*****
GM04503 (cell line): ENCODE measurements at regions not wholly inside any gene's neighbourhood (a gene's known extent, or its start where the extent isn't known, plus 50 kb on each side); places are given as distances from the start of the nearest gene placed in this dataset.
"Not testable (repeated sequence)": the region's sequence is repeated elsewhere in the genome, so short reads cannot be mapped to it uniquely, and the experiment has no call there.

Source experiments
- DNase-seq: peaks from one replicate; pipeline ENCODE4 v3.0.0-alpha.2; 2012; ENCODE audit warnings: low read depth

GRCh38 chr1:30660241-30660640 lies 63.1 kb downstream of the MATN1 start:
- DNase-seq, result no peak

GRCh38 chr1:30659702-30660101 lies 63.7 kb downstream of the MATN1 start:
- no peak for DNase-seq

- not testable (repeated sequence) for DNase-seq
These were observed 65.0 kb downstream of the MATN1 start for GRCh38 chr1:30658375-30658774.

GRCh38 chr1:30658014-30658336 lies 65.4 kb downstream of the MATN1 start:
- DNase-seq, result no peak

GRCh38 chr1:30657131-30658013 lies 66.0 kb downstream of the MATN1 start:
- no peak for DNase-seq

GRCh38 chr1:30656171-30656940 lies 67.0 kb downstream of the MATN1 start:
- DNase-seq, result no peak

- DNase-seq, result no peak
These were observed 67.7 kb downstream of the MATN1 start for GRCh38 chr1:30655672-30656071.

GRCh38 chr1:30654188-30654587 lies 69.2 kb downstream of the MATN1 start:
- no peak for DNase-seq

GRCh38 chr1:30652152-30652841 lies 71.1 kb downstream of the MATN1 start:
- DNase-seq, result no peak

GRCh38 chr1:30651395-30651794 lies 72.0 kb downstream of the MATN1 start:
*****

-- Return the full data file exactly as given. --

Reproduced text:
GM04503 (cell line): ENCODE measurements at regions not wholly inside any gene's neighbourhood (a gene's known extent, or its start where the extent isn't known, plus 50 kb on each side); places are given as distances from the start of the nearest gene placed in this dataset.
"Not testable (repeated sequence)": the region's sequence is repeated elsewhere in the genome, so short reads cannot be mapped to it uniquely, and the experiment has no call there.

Source experiments
- DNase-seq: peaks from one replicate; pipeline ENCODE4 v3.0.0-alpha.2; 2012; ENCODE audit warnings: low read depth

GRCh38 chr1:30660241-30660640 lies 63.1 kb downstream of the MATN1 start:
- DNase-seq, result no peak

GRCh38 chr1:30659702-30660101 lies 63.7 kb downstream of the MATN1 start:
- no peak for DNase-seq

- not testable (repeated sequence) for DNase-seq
These were observed 65.0 kb downstream of the MATN1 start for GRCh38 chr1:30658375-30658774.

GRCh38 chr1:30658014-30658336 lies 65.4 kb downstream of the MATN1 start:
- DNase-seq, result no peak

GRCh38 chr1:30657131-30658013 lies 66.0 kb downstream of the MATN1 start:
- no peak for DNase-seq

GRCh38 chr1:30656171-30656940 lies 67.0 kb downstream of the MATN1 start:
- DNase-seq, result no peak

- DNase-seq, result no peak
These were observed 67.7 kb downstream of the MATN1 start for GRCh38 chr1:30655672-30656071.

GRCh38 chr1:30654188-30654587 lies 69.2 kb downstream of the MATN1 start:
- no peak for DNase-seq

GRCh38 chr1:30652152-30652841 lies 71.1 kb downstream of the MATN1 start:
- DNase-seq, result no peak

GRCh38 chr1:30651395-30651794 lies 72.0 kb downstream of the MATN1 start: